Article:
Every year, a fresh batch of students joins your classroom. Within a few months, you have a clear idea of which students are bored and which have gaps in their knowledge. In some cases, you might want to lobby for additional resources to help students with learning disabilities participate equally alongside their peers.
Unfortunately, advocating for resources with your school administration can sometimes feel like pulling teeth. Every school is different, of course, but it’s not uncommon for teachers to feel like they aren’t being heard — especially when they have budget and supply requests.
There’s no guarantee that you will get the resources you need, but you can take steps to improve your pitches and lobbying efforts with the admin team.
Know Who You Need to Reach
Before you dive into requesting resources and paraeducators for your classroom, spend some time identifying who you need to win over with your proposals. Learn who makes the decisions and who has influence when it comes to managing the budget.
“Schools are political,” says Rick Lavoie, a learning disabilities consultant. “In order for your voice to be heard and your advocacy to be effective, you must play and win the ‘political game’ in the hallways, the teachers’ lounge, and the administrative suite.”
Your school culture will determine how closely administrators listen to teachers and understand their day-to-day concerns. It’s not uncommon for admin teams to create a barrier between themselves and teaching staff because they are constantly inundated with resource requests.
“Administrators are often physically distant from teachers, even when they are in the same room, which can cause undue friction or misunderstandings,” writes Miriam Plotinsky, teacher, administrator and author of “Teach More, Hover Less.”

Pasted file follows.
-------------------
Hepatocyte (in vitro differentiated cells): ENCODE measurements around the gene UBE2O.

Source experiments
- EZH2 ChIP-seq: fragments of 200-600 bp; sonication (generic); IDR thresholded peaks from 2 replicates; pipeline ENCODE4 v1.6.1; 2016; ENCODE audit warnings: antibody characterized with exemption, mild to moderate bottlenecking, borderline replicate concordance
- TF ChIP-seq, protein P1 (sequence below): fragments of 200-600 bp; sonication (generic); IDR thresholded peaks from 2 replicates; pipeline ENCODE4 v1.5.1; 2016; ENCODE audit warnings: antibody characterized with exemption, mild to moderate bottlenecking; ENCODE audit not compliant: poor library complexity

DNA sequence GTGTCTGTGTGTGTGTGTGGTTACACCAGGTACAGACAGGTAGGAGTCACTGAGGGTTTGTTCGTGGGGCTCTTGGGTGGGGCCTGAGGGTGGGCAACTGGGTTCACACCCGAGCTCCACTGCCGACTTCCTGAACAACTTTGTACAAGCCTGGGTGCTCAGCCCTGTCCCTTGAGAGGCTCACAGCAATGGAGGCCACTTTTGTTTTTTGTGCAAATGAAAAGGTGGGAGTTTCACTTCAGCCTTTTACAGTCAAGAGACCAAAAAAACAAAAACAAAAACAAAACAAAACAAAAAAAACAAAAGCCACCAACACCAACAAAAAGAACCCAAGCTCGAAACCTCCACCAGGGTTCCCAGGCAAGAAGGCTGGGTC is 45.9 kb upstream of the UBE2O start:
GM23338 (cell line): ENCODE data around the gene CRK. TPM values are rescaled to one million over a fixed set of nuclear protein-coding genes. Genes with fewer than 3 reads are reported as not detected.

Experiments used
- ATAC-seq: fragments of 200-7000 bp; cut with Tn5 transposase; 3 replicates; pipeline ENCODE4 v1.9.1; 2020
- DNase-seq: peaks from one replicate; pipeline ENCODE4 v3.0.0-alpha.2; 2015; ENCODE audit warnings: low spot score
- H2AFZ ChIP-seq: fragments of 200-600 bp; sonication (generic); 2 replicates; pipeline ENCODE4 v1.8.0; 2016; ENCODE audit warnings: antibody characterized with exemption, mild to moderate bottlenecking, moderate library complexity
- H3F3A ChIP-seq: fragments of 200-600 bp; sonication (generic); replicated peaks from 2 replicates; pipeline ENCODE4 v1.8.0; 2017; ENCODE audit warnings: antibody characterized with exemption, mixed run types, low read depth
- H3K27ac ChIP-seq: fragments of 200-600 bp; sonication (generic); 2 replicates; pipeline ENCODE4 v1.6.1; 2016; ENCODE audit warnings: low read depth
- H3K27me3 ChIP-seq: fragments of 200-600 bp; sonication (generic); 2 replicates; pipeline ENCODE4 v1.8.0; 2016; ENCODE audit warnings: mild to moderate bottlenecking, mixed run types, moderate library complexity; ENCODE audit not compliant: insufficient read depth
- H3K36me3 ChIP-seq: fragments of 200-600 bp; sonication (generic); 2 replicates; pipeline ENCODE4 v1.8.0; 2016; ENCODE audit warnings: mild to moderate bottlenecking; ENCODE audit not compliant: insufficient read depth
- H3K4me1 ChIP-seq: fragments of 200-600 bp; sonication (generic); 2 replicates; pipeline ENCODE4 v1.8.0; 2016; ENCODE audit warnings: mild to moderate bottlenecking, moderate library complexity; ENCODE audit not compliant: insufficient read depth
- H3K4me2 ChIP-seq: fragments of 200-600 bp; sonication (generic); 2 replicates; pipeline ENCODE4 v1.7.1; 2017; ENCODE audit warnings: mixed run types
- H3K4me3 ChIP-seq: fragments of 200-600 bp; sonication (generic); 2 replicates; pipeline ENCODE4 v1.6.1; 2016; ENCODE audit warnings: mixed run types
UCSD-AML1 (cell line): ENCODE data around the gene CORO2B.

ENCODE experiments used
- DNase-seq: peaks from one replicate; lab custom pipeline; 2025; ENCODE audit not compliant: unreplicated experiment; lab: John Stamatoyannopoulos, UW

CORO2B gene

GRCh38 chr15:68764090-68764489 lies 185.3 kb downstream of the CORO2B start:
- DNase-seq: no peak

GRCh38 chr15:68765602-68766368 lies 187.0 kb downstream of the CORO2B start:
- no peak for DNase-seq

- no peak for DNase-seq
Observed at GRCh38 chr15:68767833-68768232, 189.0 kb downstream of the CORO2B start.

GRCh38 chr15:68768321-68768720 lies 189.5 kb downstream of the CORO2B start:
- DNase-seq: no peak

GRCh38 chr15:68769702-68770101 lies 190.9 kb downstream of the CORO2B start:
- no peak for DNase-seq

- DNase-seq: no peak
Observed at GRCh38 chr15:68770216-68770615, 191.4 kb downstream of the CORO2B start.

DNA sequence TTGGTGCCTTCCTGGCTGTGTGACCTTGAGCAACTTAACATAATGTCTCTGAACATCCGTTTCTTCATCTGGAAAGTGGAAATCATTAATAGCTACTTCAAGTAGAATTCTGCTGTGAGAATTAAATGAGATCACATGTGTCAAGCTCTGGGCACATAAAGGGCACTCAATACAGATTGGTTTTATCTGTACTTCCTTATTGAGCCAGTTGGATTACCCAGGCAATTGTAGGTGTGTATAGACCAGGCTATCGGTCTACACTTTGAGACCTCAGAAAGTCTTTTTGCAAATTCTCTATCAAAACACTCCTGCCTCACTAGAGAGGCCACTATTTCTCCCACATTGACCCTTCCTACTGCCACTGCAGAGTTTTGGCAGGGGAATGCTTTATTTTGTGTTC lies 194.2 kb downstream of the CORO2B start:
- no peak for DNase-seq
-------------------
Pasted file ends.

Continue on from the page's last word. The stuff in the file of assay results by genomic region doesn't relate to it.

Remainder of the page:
To counter this distance, Plotinsky says one administrator made a point of setting up their workspace in the teacher’s lounge. This made them constantly available for questions, concerns and general conversation. Teachers were able to make requisitions and learn how to advocate for resources through the open channel of communication.
If you are a new teacher (or even just new to the school) talk to some veteran educators to hear about their experiences requesting resources. You need to be prepared if there is a difficult road ahead.
Jay Mathews, an education reporter and columnist at The Washington Post, quoted one teacher (who asked to remain anonymous) about why teachers typically never speak up about issues. “I don’t complain to supervisors because I’m concerned about retribution,” she says.
“There is the overall sense among a lot of teachers, myself included, that if you don’t play ball, then your administrators will not support you and have your back when it comes to things like troublesome parents or disagreements with colleagues.”